What happens when a story comes to you where you are reading? What new types of storytelling are made possible when narrative accesses technology to personalise itself to you?
Breathe is a digital ghost story to be read on your phone. It tells the story of a young woman, Flo, who can communicate with the dead. As Flo attempts to make contact with her mother, Clara, who died when she was a young girl, other voices keep interrupting. The ghosts that disrupt Flo’s search for Clara recognise your surroundings and begin to haunt you, the reader, in the same way they haunt Flo.
For the past two years, I’ve been participating in a research project called Ambient Literature. With colleagues from the University of the West of England, University of Birmingham, and my university, Bath Spa, we’ve been investigating the locational and technological future of the book, scoping the field of digital literature and thinking about what urban data flows and the smartphone as a reading and listening device can bring to storytelling. At the heart of this research lie questions about how literature can make use of novel technologies and social practices to create evocative experiences for readers. The funding for the project (provided by the UK’s Arts and Humanities Research Council) has allowed for three creative works to be commissioned as practice-as-research and Breathe is my response to that commission.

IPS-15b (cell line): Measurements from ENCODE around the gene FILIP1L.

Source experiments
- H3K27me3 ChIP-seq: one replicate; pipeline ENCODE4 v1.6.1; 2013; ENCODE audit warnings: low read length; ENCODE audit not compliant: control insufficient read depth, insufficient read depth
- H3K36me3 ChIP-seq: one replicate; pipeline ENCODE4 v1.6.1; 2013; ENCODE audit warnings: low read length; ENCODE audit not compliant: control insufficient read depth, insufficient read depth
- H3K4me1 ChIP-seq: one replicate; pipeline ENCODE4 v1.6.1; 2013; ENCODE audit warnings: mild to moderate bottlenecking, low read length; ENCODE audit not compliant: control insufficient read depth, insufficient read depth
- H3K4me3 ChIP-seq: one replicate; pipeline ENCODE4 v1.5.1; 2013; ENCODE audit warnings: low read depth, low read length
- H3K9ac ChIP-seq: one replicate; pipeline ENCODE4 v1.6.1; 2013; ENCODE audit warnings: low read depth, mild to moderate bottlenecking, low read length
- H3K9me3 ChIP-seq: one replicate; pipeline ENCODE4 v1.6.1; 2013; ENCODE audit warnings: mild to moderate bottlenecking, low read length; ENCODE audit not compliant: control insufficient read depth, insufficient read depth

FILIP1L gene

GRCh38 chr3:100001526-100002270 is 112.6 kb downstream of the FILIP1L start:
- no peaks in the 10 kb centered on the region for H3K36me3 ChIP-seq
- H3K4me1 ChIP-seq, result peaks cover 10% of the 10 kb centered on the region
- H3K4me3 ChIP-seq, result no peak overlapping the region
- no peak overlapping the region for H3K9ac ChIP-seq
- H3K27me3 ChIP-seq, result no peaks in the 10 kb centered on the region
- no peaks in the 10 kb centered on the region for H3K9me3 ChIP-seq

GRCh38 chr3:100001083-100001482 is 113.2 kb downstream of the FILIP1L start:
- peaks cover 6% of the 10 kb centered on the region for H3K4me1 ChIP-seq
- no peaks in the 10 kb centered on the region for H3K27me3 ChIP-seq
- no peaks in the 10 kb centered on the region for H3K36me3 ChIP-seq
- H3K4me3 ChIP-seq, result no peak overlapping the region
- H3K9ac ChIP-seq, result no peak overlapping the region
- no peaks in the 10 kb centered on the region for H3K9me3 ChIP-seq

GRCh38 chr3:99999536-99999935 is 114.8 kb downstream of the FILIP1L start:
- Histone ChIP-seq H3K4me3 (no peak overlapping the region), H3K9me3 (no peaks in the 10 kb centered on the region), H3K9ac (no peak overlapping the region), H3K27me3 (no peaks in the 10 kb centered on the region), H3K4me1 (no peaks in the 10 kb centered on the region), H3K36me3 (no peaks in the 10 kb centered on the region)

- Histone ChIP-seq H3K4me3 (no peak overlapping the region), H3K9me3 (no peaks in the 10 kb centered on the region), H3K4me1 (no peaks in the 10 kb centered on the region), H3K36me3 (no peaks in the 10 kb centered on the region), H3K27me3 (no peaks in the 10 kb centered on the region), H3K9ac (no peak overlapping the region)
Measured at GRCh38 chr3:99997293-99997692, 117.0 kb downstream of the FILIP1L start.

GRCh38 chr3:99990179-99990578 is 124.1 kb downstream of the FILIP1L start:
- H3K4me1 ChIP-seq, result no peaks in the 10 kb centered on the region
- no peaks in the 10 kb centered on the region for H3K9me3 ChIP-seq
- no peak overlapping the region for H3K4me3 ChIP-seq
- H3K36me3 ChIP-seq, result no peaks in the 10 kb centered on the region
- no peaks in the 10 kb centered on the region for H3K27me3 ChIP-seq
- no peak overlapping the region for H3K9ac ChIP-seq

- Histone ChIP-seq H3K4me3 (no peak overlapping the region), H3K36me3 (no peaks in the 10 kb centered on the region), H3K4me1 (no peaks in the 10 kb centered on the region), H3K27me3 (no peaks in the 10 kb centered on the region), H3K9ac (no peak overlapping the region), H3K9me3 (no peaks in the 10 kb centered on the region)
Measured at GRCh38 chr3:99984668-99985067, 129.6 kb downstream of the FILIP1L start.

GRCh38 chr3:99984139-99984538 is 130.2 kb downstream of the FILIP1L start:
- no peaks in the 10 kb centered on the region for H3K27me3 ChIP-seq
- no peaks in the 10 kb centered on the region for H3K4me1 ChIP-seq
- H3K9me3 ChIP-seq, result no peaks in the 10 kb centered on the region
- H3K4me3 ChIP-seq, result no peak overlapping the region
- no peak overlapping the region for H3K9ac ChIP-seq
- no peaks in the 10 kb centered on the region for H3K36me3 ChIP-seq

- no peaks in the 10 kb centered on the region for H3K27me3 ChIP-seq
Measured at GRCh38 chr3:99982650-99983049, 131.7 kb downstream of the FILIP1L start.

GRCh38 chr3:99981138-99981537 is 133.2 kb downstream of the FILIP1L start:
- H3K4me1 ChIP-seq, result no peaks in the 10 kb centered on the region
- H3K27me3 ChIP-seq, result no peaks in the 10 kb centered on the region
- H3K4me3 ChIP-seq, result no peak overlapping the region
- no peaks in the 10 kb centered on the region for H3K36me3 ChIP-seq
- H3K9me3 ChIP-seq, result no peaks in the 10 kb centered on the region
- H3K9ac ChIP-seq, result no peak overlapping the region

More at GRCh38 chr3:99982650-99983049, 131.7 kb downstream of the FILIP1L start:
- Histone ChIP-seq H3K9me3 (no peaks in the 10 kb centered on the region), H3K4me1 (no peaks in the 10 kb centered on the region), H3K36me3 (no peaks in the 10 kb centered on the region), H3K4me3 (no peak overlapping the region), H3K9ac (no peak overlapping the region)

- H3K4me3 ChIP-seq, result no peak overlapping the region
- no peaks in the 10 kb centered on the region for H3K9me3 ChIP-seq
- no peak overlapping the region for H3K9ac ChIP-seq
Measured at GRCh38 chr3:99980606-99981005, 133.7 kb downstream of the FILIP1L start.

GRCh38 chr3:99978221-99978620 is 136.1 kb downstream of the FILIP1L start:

Breathe is a collaboration with the digital book space Editions at Play, which is itself a collaboration between Google Creative Labs Sydney and the London-based publisher Visual Editions. What we’ve created is a literary experience delivered using Application Programming Interfaces (APIs) and context recognition technology that responds to the presence of the reader by internalising the world around them. The story uses place, time, context and environment to situate the reader at the centre of Flo’s world as the book changes in ways that we hope are both intimate and uncanny. It’s a book that personalises itself to you.
The story takes about fifteen minutes to read; it is available for free and can be read on mobile devices via www.breathe-story.com.
The two other commissioned works, Duncan Speakman’s It Must Have Been Dark by Then, and James Atlee’s The Cartographer’s Confession, take diverse approaches to the challenges set by the research project; each of these works was created with a different set of collaborators. Along with the three creative pieces, the Ambient Literature project is producing a range of publications, from a how-to toolkit for writers and makers to a scholarly book co-written by the research team. As a creative writer, it’s been fascinating to work on Breathe, which builds on my own work in the field of digital fiction. With Visual Editions and Google’s Creative Lab Sydney, I couldn’t have asked for a better team of collaborators to bring this personalised locative ghost story to life.
As Anna Gerber, Creative Partner at Visual Editions, says, “Breathe is a story for anyone who wants to know what it’s like to read and experience a personalised book. Here, the book knows where readers’ are, the street names around them, the cafes nearby – and will give them a chill when they see their digital and real worlds combine. Breathe plays with readers’ minds as it explores what books can be like when you marry technology, literature, readers’ physical spaces and their everyday worlds.”